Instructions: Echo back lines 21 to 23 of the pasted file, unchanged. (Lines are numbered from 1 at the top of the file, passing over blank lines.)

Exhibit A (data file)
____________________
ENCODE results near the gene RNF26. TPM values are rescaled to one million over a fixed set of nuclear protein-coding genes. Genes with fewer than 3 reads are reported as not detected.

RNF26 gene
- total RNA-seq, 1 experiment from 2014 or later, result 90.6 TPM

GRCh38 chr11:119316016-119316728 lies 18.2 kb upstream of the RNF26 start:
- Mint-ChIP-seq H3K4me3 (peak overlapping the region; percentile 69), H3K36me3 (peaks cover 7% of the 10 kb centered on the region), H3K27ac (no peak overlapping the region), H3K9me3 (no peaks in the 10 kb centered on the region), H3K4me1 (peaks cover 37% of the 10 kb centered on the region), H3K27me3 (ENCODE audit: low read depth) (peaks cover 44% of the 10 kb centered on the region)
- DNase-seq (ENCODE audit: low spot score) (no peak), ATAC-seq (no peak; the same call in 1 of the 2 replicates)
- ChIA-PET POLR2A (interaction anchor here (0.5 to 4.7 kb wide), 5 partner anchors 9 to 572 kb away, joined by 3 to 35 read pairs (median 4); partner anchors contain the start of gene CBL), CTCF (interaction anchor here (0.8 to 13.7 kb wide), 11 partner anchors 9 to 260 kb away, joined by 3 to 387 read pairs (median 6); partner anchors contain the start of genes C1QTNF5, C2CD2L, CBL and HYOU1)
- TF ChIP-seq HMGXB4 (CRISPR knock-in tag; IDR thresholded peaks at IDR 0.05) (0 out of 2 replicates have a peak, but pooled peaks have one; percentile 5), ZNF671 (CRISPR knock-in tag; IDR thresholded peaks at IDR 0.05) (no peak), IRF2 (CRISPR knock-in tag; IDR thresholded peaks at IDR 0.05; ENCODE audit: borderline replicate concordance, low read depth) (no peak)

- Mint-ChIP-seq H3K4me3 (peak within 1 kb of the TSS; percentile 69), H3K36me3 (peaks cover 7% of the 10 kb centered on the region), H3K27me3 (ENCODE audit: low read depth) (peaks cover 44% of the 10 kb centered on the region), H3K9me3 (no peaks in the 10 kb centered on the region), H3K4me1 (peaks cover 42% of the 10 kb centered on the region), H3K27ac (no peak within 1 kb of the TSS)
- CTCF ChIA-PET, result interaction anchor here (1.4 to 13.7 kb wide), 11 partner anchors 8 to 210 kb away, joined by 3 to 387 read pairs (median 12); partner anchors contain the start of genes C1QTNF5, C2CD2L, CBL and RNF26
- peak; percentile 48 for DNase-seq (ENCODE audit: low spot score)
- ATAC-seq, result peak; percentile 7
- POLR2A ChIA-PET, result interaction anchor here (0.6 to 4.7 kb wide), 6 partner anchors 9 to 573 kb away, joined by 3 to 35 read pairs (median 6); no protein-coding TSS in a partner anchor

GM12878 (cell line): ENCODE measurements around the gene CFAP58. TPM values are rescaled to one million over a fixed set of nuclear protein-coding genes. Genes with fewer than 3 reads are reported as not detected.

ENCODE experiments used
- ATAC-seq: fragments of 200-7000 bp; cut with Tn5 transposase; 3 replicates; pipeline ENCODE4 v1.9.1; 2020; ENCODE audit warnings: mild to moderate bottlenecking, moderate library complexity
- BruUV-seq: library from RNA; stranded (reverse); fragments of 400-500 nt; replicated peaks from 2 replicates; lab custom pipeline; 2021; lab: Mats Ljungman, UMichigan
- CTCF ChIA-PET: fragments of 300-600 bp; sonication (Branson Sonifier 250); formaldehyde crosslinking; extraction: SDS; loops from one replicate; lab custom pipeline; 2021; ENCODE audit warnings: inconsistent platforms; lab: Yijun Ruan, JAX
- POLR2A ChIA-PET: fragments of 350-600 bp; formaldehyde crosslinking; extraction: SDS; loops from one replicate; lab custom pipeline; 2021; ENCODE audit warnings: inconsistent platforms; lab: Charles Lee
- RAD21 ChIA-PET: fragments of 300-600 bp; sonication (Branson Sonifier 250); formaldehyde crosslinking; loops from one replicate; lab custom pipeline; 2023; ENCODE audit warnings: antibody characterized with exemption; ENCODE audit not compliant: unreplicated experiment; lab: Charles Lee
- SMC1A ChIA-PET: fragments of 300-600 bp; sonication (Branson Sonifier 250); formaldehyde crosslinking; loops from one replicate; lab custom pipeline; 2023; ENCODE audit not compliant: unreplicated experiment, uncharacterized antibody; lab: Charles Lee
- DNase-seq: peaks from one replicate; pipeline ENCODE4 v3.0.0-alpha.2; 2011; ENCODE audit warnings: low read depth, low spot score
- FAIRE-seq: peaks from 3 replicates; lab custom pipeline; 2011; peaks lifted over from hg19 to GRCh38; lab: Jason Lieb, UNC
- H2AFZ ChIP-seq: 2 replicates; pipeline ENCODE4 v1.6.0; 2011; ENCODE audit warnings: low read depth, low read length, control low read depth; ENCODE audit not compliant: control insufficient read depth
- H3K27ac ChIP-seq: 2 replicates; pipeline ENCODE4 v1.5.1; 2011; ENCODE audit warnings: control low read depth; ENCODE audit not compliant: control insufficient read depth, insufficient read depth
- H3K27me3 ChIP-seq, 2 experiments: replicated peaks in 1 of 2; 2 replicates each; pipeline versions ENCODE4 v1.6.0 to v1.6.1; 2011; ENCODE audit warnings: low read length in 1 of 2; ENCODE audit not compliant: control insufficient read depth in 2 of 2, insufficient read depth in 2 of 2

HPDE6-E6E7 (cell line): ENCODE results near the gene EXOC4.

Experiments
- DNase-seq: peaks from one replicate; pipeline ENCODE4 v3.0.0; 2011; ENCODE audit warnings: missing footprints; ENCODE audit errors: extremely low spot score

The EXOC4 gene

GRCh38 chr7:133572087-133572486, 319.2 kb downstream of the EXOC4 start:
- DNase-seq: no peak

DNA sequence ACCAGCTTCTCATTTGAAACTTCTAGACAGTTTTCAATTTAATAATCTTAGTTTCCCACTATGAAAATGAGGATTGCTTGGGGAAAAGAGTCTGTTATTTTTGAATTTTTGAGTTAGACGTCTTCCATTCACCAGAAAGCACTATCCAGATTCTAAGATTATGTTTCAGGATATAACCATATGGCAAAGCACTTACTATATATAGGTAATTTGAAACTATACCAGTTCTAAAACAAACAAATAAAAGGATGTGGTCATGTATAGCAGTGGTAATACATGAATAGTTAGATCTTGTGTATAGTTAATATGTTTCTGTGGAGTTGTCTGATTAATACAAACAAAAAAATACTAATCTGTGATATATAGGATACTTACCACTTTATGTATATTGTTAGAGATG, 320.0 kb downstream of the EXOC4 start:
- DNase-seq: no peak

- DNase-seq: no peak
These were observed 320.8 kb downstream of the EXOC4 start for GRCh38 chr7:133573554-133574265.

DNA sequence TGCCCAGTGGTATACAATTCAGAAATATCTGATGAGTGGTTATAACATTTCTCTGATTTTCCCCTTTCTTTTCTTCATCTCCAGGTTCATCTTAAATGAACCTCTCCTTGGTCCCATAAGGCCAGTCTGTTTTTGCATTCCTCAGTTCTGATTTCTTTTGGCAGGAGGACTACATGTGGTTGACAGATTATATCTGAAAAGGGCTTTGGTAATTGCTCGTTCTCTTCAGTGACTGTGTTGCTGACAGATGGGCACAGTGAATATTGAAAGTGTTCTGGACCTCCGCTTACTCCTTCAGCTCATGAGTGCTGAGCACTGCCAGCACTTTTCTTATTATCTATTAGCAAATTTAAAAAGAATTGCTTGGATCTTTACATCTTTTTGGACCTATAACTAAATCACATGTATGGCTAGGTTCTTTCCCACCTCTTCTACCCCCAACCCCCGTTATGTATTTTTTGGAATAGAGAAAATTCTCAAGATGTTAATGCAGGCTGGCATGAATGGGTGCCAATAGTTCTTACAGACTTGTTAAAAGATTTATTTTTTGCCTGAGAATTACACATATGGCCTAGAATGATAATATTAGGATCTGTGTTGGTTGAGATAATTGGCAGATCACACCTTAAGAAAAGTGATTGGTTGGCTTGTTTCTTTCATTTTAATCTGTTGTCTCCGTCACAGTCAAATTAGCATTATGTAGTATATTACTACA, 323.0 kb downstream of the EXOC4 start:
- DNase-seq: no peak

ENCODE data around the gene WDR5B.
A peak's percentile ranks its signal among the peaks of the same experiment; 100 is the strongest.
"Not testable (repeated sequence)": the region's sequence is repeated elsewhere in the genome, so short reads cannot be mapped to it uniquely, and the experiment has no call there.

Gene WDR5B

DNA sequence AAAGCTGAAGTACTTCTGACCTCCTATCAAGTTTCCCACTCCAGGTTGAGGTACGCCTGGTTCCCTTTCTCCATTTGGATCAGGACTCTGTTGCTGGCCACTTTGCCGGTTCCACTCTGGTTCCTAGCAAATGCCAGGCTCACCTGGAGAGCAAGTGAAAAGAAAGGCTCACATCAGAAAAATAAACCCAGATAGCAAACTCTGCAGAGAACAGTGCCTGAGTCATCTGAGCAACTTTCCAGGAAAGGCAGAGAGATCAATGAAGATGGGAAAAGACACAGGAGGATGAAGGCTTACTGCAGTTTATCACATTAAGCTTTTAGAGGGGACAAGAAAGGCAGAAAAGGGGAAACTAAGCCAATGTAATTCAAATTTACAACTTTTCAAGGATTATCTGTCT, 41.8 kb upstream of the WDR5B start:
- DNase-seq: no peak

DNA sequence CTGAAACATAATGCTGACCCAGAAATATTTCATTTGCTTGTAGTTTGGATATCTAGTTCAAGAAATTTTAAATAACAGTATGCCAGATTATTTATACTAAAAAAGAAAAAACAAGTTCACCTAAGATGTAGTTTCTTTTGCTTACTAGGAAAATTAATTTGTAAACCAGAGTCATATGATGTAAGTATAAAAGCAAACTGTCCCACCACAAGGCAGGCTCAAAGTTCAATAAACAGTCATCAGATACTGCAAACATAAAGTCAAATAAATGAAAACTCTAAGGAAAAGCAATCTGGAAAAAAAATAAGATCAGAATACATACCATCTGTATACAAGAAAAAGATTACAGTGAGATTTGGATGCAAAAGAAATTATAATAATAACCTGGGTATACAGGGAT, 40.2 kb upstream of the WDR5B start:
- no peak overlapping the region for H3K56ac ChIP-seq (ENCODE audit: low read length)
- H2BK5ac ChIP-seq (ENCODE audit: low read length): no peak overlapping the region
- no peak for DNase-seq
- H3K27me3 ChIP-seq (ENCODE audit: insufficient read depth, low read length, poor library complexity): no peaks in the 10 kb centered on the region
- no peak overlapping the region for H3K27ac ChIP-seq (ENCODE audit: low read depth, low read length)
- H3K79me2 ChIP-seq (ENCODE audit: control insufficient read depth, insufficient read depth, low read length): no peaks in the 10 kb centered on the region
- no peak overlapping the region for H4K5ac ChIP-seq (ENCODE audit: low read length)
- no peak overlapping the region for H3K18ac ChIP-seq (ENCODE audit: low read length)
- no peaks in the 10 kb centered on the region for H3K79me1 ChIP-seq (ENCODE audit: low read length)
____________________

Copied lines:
- SMC1A ChIA-PET: fragments of 300-600 bp; sonication (Branson Sonifier 250); formaldehyde crosslinking; loops from one replicate; lab custom pipeline; 2023; ENCODE audit not compliant: unreplicated experiment, uncharacterized antibody; lab: Charles Lee
- DNase-seq: peaks from one replicate; pipeline ENCODE4 v3.0.0-alpha.2; 2011; ENCODE audit warnings: low read depth, low spot score
- FAIRE-seq: peaks from 3 replicates; lab custom pipeline; 2011; peaks lifted over from hg19 to GRCh38; lab: Jason Lieb, UNC